Three Steps To Take Before Replacing Your Enterprise Search Solution

Replacing an enterprise search product?

Use this three-step process to create actionable requirements for your team.

The inherent challenge in replacing existing enterprise products is that their functionality and attributes are already cemented into the consciousness and patterning of hundreds or thousands of users. Even when the legacy software is not well designed–and it never is, right?!–it is useful in a significant way that can not be understated.

So where do we start in order to exert meaningful change? Specifically, change that can be documented early in the process and change that inspires key stakeholders to continue with the project.

It’s standard practice to define and prioritize the issues. In that we like to leverage agile methodology to understand and then prioritize the task at hand, user groups are transformed into personas with critical needs and requirements. Yet as an enterprise search product, the software already performs numerous actions for many different user groups. User actions, therefore, are likely to fit within multiple personas. If deciphering the use cases were not challenge enough, combine that with having to appease numerous key stakeholders and it’s clear why it can be quite difficult to find the starting line.

To hold the metaphor above, if requirements are akin to starting the race, the process outlined below is similar to paying your entry free, showing up and lacing your sneakers. Proper preparation will insure that your prioritized business requirements will provide the best kick-off point and, if you’ve really done your work, they will act as guides throughout the build process.

Our three step process for project preparation success:

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discovery – I can’t stress this enough. The failure of too many projects to count can most often be traced back to a lack of discovery. What is discovery? For us, it’s approaching a project as if we have zero domain knowledge, and then asking the questions–and digesting the answers–that allow us, by the end of the discovery period, to discuss the domain like an old pro. Sure, we know search best practices–that’s why they hired us!–but there are instances where a best practice may be exactly the opposite of what solves the business need. This is why a proper discovery period, one that lasts for a minimum of 2 weeks and as many as 4 weeks, is a preparation requirement.

Pro-tip: Insure that you have access to a product owner who is intimately familiar with the product and users. Ideally this owner has been identified prior to starting discovery. This relationship is mission critical. And don’t even think about a short discovery timetable if you won’t have access to this type of product owner.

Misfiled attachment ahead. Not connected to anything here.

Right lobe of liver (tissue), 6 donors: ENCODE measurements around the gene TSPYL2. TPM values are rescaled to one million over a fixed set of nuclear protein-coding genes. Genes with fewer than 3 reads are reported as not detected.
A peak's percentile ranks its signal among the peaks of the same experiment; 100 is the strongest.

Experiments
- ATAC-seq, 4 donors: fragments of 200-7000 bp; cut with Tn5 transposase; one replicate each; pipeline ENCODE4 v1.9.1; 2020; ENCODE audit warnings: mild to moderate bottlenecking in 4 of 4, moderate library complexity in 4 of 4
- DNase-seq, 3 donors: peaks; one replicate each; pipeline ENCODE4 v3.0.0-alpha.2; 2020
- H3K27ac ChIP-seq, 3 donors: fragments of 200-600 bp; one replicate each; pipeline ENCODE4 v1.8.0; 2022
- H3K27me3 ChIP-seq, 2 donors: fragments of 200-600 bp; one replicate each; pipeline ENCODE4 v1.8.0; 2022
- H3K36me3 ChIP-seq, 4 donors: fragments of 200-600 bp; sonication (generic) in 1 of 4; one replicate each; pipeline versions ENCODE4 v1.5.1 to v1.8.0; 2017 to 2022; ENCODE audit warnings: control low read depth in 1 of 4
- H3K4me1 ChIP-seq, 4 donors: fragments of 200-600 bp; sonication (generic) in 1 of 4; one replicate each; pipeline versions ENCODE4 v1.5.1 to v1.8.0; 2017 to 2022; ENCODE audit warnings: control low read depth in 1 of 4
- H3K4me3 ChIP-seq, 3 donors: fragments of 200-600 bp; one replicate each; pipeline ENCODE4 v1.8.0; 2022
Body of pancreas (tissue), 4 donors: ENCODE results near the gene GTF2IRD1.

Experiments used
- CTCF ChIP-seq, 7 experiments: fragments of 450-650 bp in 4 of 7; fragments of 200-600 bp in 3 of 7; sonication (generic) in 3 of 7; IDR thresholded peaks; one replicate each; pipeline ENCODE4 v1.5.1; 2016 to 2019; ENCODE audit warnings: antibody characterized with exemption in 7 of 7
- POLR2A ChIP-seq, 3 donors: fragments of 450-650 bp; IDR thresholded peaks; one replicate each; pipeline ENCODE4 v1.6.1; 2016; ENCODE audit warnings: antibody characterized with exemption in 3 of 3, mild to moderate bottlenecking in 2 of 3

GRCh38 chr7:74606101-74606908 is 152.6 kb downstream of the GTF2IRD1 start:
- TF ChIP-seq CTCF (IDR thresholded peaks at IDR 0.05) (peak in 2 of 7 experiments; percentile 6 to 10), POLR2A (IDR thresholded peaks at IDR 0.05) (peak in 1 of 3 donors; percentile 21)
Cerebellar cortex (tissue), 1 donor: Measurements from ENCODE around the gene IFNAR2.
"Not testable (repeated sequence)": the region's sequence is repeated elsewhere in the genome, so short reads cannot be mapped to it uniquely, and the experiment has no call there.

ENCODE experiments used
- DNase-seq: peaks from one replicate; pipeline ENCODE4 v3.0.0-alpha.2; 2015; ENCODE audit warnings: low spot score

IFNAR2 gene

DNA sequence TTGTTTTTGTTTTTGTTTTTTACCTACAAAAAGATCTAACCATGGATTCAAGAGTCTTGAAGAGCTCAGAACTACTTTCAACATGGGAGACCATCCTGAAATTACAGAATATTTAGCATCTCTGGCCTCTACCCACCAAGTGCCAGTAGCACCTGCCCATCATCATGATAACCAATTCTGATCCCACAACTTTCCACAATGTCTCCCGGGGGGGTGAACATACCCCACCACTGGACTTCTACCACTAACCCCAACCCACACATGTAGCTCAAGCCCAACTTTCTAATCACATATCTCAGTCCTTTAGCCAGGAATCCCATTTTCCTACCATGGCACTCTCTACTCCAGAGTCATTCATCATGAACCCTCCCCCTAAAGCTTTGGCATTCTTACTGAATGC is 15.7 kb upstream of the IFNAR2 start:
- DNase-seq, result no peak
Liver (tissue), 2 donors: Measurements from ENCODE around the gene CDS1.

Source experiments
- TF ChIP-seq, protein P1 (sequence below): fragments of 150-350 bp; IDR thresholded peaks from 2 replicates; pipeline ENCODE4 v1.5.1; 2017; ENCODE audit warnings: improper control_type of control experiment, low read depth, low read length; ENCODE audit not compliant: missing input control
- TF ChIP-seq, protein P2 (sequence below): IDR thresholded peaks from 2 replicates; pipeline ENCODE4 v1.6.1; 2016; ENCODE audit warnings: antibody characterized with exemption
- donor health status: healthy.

translation – Take the problems that you’ve surfaced and bring them forward as support for your deep understanding of the product. Problems are often more than items that need fixing. They are gateways to creating a deep connection with the users so that you can solve their real problems. As outsiders, we are destined to fail if we are unable to pinpoint both the highlights and shortcomings of the legacy product. But that is not enough. We have been tasked with building a replacement, so we already have the challenge of bringing change (which is always initially resisted!). Translation is the process of speaking the same language as the owners and users. Effective translation creates common ground through clarity, it creates a space to work within that will be co-owned by both you and your client.

Pro-tip: It’s too easy to think you can rush through this step. The translation deliverable is the beginning of your development roadmap, so budget time for it.


refinement – Propose solutions that are manageable and that DO NOT partially solve each persona’s problem. Instead, refine your information to fully solve one major problem. Prioritize your other refined solutions, but present them in order of importance and propose one solution first. You must gain traction with your client; regardless of the agreed upon scope, people want to see tangible progress. Yes, this concept is ingrained in an agile approach to development, yet we have found that it is too easily missed within enterprise projects. The ability to refine tasks, earn stakeholder approval and then hold to the prioritized list is a game-changer when it comes to long-term client happiness. To be able to point to tangible successes during an extended engagement is critical. While at the outset it might not earn you buy-in with the entire organization, it will create a strong foothold with a critical segment.

Pro-tip: If you don’t work in segments, you are destined to fail. The legacy product simply has too much ingrained inertia. Segments must be thought of in two related ways: segments of the client’s entire team (personas) and segments of the entire solution. A distinct persona may have four or a dozen issues. Map the path to solving one key issue for the important persona and you’ll be well on your way to a positive long-term relationship.

Do Not Pass Go

The client may want you to “hit the ground running.” A couple of preliminary meetings have created rapport between you and the client and they believe you “understand the issues.” This is a trap. It’s a trap that is not set intentionally but will undermine a project. Do your diligence. Require it, in fact. Show your client that creating space in their budget for analytics is vital to project success. Better analytics is the foundation for actionable requirements. And actionable requirements guide successful search implementations. You owe it to your team and your client to take these steps.